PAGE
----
The Millionaires’ Unit is the story of a privileged group of college students from Yale who formed a private air militia in preparation for America’s entry into World War One. Known as the First Yale Unit, and dubbed “the millionaires’ unit” by the New York press, they became the founding squadron of the U.S. Naval Air Reserve and were the first to fly for the United States in the Great War. Using the words of these pioneer aviators from their letters and diaries, the documentary tells the story of young men coming of age as America was coming of age as a world power. Their service and sacrifice is the great untold story of American aviation in World War One.

—millionairesunit.org

Sgt. Stubby: An American Hero (PG, 74 m)
Monday, November 12, at 7:00 pm

Sgt. Stubby: An American Hero is a feature film based on the incredible true story of America’s most decorated dog. After being rescued off the streets by a young Soldier on the eve of America’s entry in World War I, Stubby is given a home, a family, and the chance to embark on the adventure that would define a century.

World War One Armistice Centennial Background
Commemoration events are designed to honor the more than four ½ million who served and those who gave the ultimate sacrifice. Women joined the ranks of the U.S. armed forces for the first time, gaining the right to vote two years later. More than 350,000 African Americans served with distinction, as did Native Americans and immigrants. The U.S. experienced a casualty rate of 375,000–far greater than in World War II–and 116,516 fatalities more than during the Korean and Vietnam Wars combined.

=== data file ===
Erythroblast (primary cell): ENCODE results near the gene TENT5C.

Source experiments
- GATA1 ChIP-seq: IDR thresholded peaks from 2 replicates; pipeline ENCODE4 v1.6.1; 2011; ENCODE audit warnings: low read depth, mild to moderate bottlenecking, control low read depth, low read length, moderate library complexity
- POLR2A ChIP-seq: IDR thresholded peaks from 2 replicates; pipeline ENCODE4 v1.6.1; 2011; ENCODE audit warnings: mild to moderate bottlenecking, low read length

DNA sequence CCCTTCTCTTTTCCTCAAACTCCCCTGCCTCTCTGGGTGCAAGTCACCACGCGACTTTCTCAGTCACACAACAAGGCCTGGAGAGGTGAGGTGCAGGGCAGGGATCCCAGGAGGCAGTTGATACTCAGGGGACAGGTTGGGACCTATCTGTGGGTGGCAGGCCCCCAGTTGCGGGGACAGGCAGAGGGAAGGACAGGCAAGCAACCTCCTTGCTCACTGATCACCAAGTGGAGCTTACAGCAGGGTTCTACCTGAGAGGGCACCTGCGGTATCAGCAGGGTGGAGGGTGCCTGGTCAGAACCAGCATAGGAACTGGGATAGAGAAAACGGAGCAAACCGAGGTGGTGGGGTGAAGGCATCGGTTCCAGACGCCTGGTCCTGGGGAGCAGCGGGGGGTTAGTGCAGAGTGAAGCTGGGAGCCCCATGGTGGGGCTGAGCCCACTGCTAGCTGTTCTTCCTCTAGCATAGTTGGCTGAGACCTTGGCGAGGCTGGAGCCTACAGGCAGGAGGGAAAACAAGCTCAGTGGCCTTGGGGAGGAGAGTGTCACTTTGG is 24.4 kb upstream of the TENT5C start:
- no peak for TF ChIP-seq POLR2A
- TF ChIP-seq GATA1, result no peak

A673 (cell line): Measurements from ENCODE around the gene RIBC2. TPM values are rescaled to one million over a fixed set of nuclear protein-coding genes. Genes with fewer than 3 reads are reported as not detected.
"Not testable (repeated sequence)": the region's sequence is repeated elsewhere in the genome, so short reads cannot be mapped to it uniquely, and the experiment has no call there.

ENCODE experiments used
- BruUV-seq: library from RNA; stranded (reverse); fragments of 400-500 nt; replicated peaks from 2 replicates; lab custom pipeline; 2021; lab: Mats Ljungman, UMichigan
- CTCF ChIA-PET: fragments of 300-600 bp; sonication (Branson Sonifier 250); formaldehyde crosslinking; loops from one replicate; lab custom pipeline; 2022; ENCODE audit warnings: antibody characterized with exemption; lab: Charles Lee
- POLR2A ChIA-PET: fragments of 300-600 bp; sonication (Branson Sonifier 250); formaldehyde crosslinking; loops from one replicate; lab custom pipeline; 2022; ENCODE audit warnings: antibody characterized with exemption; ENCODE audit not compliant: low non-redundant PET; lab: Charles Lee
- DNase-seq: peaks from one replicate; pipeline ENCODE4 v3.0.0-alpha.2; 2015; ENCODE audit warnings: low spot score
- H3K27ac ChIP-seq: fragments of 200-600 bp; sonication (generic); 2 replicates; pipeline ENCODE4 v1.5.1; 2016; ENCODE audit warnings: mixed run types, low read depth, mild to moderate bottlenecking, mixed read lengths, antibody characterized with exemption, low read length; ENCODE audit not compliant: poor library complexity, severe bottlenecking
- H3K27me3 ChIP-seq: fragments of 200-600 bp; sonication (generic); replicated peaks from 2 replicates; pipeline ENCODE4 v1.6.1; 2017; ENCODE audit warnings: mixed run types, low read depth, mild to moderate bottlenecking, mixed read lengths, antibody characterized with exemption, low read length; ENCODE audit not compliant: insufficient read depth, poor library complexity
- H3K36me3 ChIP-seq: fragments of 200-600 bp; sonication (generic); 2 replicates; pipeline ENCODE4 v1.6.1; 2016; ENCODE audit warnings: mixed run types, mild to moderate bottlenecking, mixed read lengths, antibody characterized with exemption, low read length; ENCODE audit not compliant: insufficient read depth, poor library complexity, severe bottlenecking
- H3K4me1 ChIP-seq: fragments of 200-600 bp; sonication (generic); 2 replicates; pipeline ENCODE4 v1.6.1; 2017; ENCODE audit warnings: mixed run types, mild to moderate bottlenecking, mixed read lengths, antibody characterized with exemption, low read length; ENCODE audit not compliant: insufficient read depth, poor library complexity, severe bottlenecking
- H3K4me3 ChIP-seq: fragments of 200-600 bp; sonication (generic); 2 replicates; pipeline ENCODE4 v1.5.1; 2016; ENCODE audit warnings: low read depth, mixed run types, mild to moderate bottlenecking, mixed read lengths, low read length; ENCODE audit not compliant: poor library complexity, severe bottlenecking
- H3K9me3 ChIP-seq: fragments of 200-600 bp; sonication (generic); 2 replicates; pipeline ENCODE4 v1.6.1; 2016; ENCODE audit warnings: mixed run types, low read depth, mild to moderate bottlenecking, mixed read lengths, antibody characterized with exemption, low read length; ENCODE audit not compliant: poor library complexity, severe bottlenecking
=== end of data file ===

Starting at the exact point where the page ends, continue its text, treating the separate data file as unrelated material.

About the U.S. World War One Centennial Commission
The U.S. World War One Centennial Commission was created by Congress in 2013 to provide education programs, public outreach, and guidance for commemorative events regarding America's involvement in WWI, which many see as The War That Changed the World.

Directions

Use this address for the GPS: 189 Montgomery Street, Newburgh, NY 12550

From the NY State Thruway, take exit 17 (Newburgh) and take the ramp to go east on the Interstate 84. Take Interstate 84 east to exit 10. At the light, make an immediate right and get into the left lane in front of the Sunoco Station. Make a left on to North Plank Road. Follow the street down the hill and through two traffic lights. Make a left onto 4th Street at the third traffic light and then make a right on to front street. After three blocks, the Downing Film Center will be on right.

From points West, take Interstate 84 east to exit 10. At the light, make an immediate right and get into the left lane in front of the Sunoco gas station. Make a left on to North Plank Road. Follow the street down the hill and through two traffic lights. Make a left onto 4th Street at the third traffic light and then make a right on to front street. After three blocks, the Downing Film Center will be on right.

From points East, take Interstate 84 west to Exit 10s (second exit past the Newburgh-Beacon Bridge). Stay to your right off the ramp and follow it until you come to the traffic light at Route 9W (the Alexis Diner is on the left). Make a right on to 9W, and get into the left lane in front of the Sunoco gas station. Make a left on to North Plank Road. Follow the street down the hill and through two traffic lights. Make a left onto 4th Street at the third traffic light and then make a right on to front street. After three blocks, the Downing Film Center will be on right.